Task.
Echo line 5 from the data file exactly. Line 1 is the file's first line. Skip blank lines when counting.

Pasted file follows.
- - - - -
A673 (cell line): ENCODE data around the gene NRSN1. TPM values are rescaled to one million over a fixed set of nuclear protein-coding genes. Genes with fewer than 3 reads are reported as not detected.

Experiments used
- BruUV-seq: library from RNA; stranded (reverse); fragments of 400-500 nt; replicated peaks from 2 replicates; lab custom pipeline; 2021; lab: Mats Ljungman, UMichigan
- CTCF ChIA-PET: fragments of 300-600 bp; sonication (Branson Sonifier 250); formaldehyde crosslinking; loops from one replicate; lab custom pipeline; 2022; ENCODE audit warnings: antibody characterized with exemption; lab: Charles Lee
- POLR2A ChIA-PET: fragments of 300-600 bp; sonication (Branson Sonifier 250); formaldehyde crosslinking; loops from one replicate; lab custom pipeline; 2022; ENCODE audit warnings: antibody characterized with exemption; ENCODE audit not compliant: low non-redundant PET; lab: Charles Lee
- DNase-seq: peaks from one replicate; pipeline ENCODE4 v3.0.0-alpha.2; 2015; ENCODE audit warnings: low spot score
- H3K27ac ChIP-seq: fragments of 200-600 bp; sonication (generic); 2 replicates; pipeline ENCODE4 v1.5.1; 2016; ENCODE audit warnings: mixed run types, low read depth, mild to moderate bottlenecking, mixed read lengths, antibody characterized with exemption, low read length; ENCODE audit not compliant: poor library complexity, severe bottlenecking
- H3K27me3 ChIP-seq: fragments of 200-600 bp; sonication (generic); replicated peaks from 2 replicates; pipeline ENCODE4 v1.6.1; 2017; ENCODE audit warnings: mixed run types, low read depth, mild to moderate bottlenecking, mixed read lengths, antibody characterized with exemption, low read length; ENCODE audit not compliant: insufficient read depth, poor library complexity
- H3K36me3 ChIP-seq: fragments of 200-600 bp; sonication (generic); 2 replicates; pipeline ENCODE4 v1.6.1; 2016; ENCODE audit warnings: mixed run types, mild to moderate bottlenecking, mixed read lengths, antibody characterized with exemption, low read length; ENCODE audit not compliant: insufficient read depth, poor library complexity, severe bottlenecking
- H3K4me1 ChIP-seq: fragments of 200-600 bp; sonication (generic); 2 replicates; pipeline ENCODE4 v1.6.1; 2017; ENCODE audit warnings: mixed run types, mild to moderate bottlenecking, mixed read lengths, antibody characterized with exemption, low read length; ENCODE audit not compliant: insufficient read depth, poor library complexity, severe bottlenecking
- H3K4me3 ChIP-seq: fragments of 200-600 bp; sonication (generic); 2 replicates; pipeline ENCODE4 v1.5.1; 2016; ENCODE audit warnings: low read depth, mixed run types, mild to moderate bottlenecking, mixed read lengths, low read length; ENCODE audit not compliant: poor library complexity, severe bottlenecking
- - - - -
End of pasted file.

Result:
- POLR2A ChIA-PET: fragments of 300-600 bp; sonication (Branson Sonifier 250); formaldehyde crosslinking; loops from one replicate; lab custom pipeline; 2022; ENCODE audit warnings: antibody characterized with exemption; ENCODE audit not compliant: low non-redundant PET; lab: Charles Lee